NHS app to be trialled in Liverpool

Dawn Wilson 41 from South Shields whose 13 year old daughter Tamara Mills tragically died from an asthma attack in April 2014

Dawn Wilson 41 from South Shields whose 13 year old daughter Tamara Mills tragically died from an asthma attack in April 2014 Credit Craig Connor NNP

These areas are Liverpool, Hastings, Bristol, Staffordshire and South Worcestershire.

However, despite this, Hancock said he believed the NHS infrastructure was moving in the right direction - and that the NHS has learnt about delivering cutting edge technology in very complicated settings with big legacy systems.

The new NHS App, via which patients will eventually be able to consult their GP via video, will be rolled out across England in a phased manner starting with five pilot areas later this month.

The code clarifies expectations from suppliers of the technology, and how the government will support innovators in health and care, including development of trusted approval systems and a coherent pathway for suppliers to enter the market.

"Yet our hospitals operate dozens of systems each, that don't talk to each other".

"The net result is not just scarce resources wasted but countless hours of clinical staff spent trying to work broken systems, patients being given suboptimal care because systems didn't communicate and ultimately lives lost".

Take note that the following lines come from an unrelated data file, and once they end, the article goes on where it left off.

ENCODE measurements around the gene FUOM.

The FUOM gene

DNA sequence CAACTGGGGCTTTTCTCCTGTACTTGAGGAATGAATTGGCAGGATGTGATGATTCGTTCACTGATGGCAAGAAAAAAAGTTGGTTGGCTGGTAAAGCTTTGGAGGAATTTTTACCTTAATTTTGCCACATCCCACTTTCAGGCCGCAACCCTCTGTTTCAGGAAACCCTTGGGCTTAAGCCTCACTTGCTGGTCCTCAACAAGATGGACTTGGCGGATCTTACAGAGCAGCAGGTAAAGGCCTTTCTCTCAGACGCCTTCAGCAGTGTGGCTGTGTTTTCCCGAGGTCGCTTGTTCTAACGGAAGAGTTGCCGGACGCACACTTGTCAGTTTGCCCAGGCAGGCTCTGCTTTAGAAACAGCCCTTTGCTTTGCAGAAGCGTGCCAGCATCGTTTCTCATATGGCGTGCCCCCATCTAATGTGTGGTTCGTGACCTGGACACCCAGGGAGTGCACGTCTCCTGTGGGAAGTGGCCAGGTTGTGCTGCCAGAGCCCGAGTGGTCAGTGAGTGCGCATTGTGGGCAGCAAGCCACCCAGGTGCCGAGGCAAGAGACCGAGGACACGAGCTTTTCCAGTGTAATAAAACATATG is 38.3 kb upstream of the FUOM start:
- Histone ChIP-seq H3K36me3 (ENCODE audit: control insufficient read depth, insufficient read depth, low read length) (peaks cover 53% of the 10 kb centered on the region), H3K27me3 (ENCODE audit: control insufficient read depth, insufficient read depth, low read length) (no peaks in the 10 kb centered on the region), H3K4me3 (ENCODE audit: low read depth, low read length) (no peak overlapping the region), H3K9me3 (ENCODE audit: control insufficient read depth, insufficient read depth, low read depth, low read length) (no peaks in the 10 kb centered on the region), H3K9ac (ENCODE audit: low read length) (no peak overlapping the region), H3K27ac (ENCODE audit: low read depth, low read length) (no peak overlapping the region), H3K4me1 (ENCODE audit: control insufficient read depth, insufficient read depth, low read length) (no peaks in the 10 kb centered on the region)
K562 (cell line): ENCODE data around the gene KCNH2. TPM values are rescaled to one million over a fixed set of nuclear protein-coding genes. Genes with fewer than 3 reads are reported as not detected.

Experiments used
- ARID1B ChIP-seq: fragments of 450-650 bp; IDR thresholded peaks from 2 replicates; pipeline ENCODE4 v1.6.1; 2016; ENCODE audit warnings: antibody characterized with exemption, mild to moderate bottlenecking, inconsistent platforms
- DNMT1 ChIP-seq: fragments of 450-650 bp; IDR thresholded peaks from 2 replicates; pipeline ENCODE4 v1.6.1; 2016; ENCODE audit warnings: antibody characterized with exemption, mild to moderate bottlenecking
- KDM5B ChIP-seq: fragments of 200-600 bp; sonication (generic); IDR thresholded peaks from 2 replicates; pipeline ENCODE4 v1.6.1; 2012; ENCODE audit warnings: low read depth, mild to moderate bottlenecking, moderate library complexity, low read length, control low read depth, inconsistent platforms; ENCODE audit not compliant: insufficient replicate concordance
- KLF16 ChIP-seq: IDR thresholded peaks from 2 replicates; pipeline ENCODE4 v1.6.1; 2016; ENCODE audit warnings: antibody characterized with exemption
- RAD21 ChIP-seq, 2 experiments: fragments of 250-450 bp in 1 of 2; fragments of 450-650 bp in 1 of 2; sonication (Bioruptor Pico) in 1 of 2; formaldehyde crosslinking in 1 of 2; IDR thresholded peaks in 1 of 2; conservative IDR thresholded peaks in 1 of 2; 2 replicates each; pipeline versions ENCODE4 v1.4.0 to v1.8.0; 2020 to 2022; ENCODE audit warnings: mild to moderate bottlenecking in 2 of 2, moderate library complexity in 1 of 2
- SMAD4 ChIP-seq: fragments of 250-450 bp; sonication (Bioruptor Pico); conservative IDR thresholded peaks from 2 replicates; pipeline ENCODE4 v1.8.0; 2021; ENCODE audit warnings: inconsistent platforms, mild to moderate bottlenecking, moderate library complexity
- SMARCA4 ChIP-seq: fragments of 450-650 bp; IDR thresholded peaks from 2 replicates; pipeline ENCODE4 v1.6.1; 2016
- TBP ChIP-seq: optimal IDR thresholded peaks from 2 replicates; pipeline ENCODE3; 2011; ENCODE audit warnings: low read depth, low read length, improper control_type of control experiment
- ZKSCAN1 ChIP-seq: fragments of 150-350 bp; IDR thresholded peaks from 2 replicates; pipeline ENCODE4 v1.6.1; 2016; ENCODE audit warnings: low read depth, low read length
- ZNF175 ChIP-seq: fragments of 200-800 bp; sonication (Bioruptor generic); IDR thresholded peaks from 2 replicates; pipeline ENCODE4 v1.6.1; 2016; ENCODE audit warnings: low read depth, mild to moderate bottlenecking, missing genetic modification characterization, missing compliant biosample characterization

Meanwhile, NHS England plans for all patients in England to be able to download the app from the end of December, with access to limited features.

Ian McGregor, vice-president of the software company UiPath, said: "The pledge of a £200 million fund for NHS trusts to assist technological transformation in the health sector is welcome news".

The Secretary of State also announced the creation of the HealthTech Advisory Board, chaired by Dr Ben Goldacre, which will report directly back to him.

Hancock explained that the current IT systems are not fit for the future, and that both major investment and an overhaul of services is required in order to enable the NHS to cope with increasing demand.

"Now is the moment to draw a line and put the failures of the past behind us and set our sights on the NHS being the most cutting-edge system in the world for the use of technology, to improve our health, to make our lives easier, and to make the money go further".

Shadow health secretary Johnathan Ashworth said it was "astonishing" that rather than prioritising dealing with staff shortages or ever-growing waiting lists in the NHS, "the health secretary is insisting new IT systems must be paid for by already over-stretched budgets".

"I want the best for the NHS, and will do all I can to make that happen. We need to make the most of that money", he said.

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